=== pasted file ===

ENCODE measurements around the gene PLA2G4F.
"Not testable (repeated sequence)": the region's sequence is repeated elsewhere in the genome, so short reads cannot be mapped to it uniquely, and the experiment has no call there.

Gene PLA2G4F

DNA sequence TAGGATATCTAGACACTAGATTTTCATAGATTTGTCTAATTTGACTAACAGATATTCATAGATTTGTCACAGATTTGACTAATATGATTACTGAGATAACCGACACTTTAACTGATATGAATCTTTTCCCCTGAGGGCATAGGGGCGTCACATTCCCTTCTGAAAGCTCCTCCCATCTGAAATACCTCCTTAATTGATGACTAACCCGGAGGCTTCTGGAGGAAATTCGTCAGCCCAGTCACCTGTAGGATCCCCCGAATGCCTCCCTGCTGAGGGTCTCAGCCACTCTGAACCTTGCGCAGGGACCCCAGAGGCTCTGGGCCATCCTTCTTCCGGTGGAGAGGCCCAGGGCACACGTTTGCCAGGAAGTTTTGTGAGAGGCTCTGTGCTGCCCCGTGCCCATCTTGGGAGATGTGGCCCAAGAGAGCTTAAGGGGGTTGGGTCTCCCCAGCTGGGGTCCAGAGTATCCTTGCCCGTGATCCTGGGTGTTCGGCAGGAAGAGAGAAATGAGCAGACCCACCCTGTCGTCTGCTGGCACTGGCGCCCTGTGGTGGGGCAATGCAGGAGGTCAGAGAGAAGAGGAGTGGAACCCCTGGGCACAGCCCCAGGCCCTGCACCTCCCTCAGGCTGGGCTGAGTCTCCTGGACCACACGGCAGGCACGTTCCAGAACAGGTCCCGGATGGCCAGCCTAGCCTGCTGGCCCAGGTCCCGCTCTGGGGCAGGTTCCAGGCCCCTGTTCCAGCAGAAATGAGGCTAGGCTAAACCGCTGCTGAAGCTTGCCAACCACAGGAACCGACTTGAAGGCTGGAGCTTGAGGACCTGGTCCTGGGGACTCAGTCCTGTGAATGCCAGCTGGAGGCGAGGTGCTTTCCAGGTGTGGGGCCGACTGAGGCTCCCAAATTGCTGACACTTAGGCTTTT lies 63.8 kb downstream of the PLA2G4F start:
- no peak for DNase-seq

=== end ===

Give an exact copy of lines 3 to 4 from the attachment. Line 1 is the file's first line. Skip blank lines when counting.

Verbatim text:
Gene PLA2G4F

DNA sequence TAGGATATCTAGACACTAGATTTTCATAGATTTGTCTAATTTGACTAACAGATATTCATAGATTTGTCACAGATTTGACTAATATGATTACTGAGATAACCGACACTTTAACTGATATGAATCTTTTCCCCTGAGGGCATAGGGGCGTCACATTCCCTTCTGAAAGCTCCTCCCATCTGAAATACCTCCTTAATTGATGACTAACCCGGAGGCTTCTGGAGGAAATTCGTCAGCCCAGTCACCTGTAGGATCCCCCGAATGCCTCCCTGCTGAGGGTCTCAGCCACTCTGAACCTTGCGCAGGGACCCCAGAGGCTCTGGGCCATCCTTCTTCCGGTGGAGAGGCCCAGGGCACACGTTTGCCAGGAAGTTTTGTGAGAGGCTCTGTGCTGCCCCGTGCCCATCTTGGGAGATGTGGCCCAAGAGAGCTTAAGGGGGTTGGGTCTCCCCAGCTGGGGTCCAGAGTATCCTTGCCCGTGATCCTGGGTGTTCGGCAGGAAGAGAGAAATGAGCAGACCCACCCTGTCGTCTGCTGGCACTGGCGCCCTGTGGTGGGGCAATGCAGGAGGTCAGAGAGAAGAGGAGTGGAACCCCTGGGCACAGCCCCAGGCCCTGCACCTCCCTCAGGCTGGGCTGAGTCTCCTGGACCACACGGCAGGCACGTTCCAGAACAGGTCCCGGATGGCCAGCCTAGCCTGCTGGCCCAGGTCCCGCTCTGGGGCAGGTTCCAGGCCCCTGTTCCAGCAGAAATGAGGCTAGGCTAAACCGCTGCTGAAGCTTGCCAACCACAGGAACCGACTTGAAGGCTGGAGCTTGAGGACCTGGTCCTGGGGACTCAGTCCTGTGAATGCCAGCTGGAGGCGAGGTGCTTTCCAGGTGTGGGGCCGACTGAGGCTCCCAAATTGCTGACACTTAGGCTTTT lies 63.8 kb downstream of the PLA2G4F start: